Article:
US actress Felicity Huffman has pleaded guilty to fraudulently conspiring to win a college place for her daughter.
In a Boston court, the Desperate Housewives star admitted paying $15,000 (£11,500) to have her daughter's exam answers secretly corrected in 2017.
In a statement last month, she said she was in "full acceptance" of her guilt.
Prosecutors recommended a four-month prison term and a $20,000 fine. Huffman, 56, was among 50 charged in the college admissions scandal.
The wealthy parents charged in the investigation allegedly paid bribes, had exams altered, and even had their children edited into stock photos to fake sporting talents.
They managed to fraudulently secure spots for the teenagers at elite US universities including Yale, Georgetown and Stanford.
Parents and college athletics coaches were charged in the scheme, but none of the children were indicted.
Huffman did not speak to reporters outside court as she arrived to Monday's hearing holding hands with her brother.
She admitted one count of mail fraud and honest services mail fraud.
The Emmy-winning actress cried while speaking to the judge, according to reporters in the courtroom.
Her plea deal recommendation of four months in prison was at the lower end of sentencing guidelines, which could have carried a custodial term of up to 20 years.
According to court documents, she was secretly recorded by the scam's confessed mastermind, William Singer, after he began co-operating with investigators.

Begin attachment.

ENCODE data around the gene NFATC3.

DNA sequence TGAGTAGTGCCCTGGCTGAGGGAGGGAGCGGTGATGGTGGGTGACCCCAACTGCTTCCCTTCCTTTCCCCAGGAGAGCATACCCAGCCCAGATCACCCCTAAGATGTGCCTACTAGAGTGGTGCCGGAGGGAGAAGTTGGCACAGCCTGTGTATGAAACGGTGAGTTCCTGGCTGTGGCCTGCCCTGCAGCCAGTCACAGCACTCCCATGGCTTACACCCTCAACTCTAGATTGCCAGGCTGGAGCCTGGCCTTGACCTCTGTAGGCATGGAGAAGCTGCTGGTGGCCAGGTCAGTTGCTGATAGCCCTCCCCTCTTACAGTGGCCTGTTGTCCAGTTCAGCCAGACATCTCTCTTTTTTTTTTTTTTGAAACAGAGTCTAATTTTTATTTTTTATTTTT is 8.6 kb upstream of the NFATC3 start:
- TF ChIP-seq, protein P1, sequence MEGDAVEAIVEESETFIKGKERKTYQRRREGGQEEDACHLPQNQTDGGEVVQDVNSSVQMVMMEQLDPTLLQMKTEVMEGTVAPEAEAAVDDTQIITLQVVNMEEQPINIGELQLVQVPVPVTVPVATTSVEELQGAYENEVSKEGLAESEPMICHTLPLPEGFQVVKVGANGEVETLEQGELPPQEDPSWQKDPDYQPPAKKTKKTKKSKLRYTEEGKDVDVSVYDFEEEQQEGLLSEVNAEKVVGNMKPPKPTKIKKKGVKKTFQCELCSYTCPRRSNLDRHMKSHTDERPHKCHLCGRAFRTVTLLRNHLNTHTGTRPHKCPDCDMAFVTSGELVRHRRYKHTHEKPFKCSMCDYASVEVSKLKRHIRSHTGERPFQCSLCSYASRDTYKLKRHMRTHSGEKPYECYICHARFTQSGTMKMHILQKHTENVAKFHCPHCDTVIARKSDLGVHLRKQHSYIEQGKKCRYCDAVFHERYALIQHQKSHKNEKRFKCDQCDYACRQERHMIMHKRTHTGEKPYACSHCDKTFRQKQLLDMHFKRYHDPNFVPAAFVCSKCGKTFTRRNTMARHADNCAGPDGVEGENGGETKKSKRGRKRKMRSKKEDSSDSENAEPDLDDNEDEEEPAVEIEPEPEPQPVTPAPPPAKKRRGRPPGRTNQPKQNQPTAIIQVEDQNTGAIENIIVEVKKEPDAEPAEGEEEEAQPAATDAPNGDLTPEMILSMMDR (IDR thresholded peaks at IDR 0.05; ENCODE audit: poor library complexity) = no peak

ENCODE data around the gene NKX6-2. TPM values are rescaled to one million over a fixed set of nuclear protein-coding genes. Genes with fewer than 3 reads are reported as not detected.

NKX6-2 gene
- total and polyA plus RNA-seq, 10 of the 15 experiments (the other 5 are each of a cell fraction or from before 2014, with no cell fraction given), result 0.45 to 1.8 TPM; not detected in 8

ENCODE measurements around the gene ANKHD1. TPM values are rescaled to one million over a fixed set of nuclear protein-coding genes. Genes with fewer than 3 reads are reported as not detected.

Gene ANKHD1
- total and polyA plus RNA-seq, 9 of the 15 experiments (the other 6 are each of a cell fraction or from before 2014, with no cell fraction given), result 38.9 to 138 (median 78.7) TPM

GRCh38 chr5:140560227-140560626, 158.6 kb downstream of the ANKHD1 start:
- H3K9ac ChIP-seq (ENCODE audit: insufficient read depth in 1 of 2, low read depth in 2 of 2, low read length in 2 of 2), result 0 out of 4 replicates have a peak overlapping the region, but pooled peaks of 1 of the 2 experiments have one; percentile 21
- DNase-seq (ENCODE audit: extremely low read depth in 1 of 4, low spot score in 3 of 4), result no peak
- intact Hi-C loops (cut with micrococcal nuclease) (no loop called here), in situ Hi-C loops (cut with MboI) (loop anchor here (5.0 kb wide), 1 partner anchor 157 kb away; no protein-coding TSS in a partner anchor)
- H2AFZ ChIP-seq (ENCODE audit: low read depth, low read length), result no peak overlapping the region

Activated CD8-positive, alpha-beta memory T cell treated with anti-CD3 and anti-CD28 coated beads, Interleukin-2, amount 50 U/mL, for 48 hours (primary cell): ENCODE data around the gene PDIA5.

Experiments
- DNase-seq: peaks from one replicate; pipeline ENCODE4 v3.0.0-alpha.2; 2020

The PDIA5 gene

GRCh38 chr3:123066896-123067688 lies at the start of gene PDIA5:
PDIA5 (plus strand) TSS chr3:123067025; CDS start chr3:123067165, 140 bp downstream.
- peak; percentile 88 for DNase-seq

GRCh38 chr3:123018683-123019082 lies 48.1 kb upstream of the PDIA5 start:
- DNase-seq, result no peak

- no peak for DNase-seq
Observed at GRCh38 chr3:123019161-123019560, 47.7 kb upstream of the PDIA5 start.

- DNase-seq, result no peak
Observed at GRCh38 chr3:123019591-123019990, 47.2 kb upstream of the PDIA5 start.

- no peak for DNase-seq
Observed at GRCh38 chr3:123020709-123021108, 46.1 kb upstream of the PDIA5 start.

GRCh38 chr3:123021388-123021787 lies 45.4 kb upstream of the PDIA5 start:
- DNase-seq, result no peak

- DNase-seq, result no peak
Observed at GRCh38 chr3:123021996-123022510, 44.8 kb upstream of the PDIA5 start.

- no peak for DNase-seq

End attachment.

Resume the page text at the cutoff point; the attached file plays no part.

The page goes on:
Singer helped Huffman falsify a college entrance exam score for her oldest daughter, Sophia Macy.
When Sophia's school initially wanted to invigilate as she sat her test, Huffman expressed concern to Singer.
The actress emailed to him, "Ruh Ro!" - the catchphrase of cartoon dog Scooby-Doo when he was in trouble.
Singer arranged so that Sophia could complete the SAT, which is the US college entrance test, elsewhere.
Sophia scored an SAT score of 1420 out of a possible 1600 on the doctored test, about 400 points higher than a preliminary SAT she had taken a year earlier.
The actress made arrangements to cheat a second time, for her younger daughter, before deciding not to do so, according to prosecutors.
Her husband - actor William H Macy - also had contact with Singer, though Mr Macy was spared charges.
Huffman said her daughter was unaware of the cheating, and that she felt "regret and shame" for having "betrayed" her.
She will be sentenced on 13 September.
Last month, Netflix announced it would postpone the release of a movie, Otherhood, starring Huffman that was originally set for release on 26 April. It did not specify a new premiere date.
Though Huffman was among the most high-profile figures indicted, the $15,000 she parted with was among the smallest sums allegedly paid by any of the other parents charged in the scandal, according to court documents.
Lori Loughlin, another Hollywood actress ensnared in the scandal along with her husband, has pleaded not guilty to paying $500,000 in bribes to have their daughters accepted to the University of Southern California as members of the rowing team.